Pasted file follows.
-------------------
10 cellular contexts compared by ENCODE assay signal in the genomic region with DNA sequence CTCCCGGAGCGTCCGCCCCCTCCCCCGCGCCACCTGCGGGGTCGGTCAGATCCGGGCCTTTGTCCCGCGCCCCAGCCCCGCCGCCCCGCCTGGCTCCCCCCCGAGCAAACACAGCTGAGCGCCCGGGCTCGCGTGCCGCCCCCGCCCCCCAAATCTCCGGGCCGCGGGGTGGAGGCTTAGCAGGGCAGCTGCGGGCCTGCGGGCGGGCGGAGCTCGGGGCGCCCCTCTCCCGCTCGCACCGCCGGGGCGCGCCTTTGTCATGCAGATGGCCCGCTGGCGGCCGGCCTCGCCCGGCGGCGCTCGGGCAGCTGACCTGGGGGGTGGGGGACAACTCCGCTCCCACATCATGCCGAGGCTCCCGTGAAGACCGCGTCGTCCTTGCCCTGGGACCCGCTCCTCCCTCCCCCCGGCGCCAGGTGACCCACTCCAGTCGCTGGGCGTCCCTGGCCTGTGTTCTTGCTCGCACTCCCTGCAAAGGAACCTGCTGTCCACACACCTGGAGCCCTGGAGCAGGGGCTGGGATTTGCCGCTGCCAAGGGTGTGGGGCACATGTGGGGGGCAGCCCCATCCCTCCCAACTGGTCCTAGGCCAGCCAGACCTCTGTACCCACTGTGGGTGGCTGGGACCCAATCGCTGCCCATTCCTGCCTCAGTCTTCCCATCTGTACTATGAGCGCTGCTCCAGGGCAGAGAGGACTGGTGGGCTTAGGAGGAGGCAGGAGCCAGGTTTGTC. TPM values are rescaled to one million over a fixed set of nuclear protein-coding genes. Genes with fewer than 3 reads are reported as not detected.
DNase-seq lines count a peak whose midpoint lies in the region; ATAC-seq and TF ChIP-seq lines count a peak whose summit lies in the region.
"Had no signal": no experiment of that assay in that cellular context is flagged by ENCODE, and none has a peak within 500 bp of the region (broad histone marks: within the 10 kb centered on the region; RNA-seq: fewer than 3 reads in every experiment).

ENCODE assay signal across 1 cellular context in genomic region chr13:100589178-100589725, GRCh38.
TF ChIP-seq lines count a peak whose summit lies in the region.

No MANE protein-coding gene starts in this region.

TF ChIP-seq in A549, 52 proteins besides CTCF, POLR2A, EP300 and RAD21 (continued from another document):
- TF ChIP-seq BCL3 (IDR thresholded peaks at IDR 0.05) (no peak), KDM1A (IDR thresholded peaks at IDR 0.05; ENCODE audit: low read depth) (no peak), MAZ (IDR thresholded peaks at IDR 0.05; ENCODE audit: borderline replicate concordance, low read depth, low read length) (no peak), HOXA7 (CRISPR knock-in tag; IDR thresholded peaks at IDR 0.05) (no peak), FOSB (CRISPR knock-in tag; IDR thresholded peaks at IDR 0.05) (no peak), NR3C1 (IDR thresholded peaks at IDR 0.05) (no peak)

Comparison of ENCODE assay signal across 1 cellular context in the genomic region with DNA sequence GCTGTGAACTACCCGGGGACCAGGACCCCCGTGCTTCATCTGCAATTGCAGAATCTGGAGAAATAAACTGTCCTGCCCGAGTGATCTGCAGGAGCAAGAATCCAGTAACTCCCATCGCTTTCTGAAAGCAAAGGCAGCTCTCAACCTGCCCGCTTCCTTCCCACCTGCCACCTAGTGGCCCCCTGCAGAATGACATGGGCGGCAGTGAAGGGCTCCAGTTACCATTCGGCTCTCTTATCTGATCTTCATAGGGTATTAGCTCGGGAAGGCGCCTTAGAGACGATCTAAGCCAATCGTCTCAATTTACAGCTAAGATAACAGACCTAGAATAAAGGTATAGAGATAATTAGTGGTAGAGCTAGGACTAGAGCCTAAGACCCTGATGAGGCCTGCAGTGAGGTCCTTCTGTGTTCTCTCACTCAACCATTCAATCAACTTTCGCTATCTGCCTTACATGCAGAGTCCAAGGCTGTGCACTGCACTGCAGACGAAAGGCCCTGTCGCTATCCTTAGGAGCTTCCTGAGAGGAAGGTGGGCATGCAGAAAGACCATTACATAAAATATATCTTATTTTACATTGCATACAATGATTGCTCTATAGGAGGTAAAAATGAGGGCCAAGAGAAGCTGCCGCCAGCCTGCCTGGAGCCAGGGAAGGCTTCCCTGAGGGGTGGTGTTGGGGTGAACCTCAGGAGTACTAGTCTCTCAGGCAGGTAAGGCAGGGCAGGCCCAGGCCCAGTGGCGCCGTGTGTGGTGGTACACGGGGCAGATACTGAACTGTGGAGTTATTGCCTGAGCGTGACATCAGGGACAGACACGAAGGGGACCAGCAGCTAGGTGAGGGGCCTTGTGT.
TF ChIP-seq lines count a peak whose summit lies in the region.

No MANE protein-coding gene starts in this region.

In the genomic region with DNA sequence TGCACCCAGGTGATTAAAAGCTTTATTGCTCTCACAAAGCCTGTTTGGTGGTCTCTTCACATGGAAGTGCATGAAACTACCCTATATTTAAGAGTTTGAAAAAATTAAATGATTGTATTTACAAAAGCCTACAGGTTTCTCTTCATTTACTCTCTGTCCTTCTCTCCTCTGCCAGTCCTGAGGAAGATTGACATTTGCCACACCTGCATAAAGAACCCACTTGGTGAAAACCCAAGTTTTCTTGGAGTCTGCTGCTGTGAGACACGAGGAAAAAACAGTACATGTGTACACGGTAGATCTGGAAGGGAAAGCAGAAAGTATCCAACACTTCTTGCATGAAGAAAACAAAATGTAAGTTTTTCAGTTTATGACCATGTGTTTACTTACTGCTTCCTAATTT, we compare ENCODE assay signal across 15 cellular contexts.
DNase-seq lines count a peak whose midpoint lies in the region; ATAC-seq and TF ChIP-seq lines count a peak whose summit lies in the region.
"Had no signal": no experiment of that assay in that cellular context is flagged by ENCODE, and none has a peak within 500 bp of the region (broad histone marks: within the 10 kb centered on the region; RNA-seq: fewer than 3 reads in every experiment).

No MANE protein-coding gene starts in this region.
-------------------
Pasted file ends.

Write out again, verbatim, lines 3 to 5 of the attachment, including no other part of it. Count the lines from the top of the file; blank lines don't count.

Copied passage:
"Had no signal": no experiment of that assay in that cellular context is flagged by ENCODE, and none has a peak within 500 bp of the region (broad histone marks: within the 10 kb centered on the region; RNA-seq: fewer than 3 reads in every experiment).

ENCODE assay signal across 1 cellular context in genomic region chr13:100589178-100589725, GRCh38.
TF ChIP-seq lines count a peak whose summit lies in the region.